Google is taking even more steps to help folks protect their privacy and keep their data secure.
At this year’s Google I/O conference, the company announced several new initiatives that will help folks lock down their Google accounts, remove unwanted information from search results, and control the advertising they see.
Google wants you to know that it has teams working around the clock to combat cyber threats behind the scenes, but it’s also working to help people who use its services do their part to keep their data safe from hackers.
This includes a new account safety status warning that will let you know when there are actions you can take to secure your account by showing a simple yellow alert icon on your profile picture when using apps like Gmail, YouTube, or Google Search.
Google is also introducing two new tools that promise to give people more control over how their personal information can be found and how it’s used by Google’s advertising engine.
While folks can already ask Google to remove specific sensitive personally identifiable information (PII) from Google Search results, such as bank account or credit card numbers, Google is expanding this to include many more types of information. This includes personal contact information such as a phone number, email address, or physical address and any other info that could pose a risk for identity theft that may show up in search results.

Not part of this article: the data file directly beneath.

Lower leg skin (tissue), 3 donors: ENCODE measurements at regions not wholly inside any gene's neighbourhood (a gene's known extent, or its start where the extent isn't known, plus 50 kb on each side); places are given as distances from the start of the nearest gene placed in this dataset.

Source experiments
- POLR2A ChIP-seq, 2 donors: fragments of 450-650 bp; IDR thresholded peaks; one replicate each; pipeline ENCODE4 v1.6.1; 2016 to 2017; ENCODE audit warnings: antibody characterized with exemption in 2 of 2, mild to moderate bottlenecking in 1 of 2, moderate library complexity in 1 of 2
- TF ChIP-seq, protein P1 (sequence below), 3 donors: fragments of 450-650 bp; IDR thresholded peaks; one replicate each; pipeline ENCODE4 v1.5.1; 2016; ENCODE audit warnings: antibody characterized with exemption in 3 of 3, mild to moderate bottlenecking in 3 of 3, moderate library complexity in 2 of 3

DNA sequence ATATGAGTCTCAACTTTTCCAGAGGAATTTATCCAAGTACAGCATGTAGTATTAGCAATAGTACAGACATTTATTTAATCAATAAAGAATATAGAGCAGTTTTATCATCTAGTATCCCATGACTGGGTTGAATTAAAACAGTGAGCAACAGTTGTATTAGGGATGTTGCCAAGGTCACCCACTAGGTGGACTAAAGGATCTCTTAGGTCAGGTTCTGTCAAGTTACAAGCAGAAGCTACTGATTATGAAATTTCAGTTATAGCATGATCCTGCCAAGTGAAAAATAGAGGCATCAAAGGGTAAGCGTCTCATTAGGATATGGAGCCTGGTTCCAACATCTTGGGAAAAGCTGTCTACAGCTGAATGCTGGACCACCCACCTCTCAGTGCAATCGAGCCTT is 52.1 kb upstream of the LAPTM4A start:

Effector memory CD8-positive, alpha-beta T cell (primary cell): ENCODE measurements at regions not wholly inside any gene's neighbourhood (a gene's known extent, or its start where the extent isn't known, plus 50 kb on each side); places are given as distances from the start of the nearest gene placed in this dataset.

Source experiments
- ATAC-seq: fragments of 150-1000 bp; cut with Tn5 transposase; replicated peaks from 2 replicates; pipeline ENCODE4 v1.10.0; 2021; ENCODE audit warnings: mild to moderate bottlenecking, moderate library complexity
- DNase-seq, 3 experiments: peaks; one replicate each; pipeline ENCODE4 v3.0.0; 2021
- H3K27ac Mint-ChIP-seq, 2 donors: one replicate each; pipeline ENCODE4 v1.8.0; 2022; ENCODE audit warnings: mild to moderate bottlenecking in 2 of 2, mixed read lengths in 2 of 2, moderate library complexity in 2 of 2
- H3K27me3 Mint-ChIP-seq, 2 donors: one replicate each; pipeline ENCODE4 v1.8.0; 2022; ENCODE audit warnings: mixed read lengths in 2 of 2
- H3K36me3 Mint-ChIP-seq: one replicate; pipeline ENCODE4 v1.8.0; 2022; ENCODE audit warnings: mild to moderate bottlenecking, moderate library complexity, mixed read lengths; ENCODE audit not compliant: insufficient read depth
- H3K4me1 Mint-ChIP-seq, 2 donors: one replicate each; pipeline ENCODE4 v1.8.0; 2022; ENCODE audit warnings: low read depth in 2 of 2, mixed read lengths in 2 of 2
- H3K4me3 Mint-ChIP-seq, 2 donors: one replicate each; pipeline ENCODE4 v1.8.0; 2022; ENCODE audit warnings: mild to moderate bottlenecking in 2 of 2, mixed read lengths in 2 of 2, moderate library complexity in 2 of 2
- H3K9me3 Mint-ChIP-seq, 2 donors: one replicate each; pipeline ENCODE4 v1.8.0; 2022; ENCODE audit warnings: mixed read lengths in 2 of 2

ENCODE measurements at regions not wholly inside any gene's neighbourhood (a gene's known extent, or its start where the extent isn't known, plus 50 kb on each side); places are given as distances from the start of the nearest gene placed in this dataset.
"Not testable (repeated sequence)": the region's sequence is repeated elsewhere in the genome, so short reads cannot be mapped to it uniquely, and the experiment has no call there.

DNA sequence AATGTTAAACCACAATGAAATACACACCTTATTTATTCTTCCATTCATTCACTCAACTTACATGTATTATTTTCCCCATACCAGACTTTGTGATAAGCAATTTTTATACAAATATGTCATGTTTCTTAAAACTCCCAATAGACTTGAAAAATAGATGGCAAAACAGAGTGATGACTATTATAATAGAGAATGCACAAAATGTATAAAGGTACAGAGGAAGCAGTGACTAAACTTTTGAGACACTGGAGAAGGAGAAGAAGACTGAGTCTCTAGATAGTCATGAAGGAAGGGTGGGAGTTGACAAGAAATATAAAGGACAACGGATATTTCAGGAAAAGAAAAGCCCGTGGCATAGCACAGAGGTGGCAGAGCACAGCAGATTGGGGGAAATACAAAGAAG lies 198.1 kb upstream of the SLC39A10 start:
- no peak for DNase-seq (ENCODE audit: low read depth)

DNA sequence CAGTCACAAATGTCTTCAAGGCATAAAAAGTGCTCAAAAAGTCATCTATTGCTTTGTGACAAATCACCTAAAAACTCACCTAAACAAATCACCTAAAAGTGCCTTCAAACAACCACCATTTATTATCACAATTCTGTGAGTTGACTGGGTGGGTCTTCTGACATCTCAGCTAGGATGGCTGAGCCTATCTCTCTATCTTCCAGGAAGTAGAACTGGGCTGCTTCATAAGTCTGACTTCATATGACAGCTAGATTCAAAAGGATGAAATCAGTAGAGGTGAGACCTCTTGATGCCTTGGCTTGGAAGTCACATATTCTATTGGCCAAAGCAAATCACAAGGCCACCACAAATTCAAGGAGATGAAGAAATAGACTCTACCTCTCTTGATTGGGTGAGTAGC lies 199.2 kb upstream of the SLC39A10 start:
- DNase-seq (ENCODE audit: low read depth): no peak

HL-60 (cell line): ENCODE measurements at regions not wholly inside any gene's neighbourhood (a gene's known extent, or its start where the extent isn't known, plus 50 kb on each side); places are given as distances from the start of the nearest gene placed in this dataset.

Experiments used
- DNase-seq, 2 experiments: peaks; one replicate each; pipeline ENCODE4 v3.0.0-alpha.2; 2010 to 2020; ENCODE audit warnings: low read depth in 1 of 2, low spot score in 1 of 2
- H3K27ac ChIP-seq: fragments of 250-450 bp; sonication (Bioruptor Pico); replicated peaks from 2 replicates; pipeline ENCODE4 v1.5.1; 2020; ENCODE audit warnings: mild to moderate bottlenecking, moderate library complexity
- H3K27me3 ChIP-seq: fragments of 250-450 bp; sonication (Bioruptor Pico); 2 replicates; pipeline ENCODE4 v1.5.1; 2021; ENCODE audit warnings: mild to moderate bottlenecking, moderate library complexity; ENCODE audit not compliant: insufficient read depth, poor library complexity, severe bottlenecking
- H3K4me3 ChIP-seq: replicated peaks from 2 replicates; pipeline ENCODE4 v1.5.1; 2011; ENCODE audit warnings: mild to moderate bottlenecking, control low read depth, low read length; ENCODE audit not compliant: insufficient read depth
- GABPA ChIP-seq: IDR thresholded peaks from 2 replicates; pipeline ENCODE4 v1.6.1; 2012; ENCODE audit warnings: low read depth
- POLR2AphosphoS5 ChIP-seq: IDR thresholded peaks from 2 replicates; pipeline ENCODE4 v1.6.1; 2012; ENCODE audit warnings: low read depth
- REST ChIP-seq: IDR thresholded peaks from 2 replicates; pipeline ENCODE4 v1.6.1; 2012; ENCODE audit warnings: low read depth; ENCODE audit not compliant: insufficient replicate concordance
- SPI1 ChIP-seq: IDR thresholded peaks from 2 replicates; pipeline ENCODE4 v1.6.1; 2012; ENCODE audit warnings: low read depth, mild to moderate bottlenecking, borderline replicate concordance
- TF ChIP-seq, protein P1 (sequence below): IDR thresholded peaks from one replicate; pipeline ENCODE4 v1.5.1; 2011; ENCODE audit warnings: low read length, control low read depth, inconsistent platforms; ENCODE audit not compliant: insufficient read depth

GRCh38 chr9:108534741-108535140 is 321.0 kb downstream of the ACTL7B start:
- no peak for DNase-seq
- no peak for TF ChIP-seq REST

This feature should show up in the Google App in the coming months and can also be accessed by clicking the three dots next to individual Google Search results.
Later this year, Google plans to launch more controls for ad privacy settings. A new My Ad Center will give people more control over what kind of ads show up on YouTube and Google Search. You’ll be able to choose which brands you want to see more or less of, whether you want ads to be personalized based on what Google knows about you, and even the types of ads you prefer to see, such as fitness, vacation rentals, or skincare. Google will also provide more transparency about how it decides which ads to show you.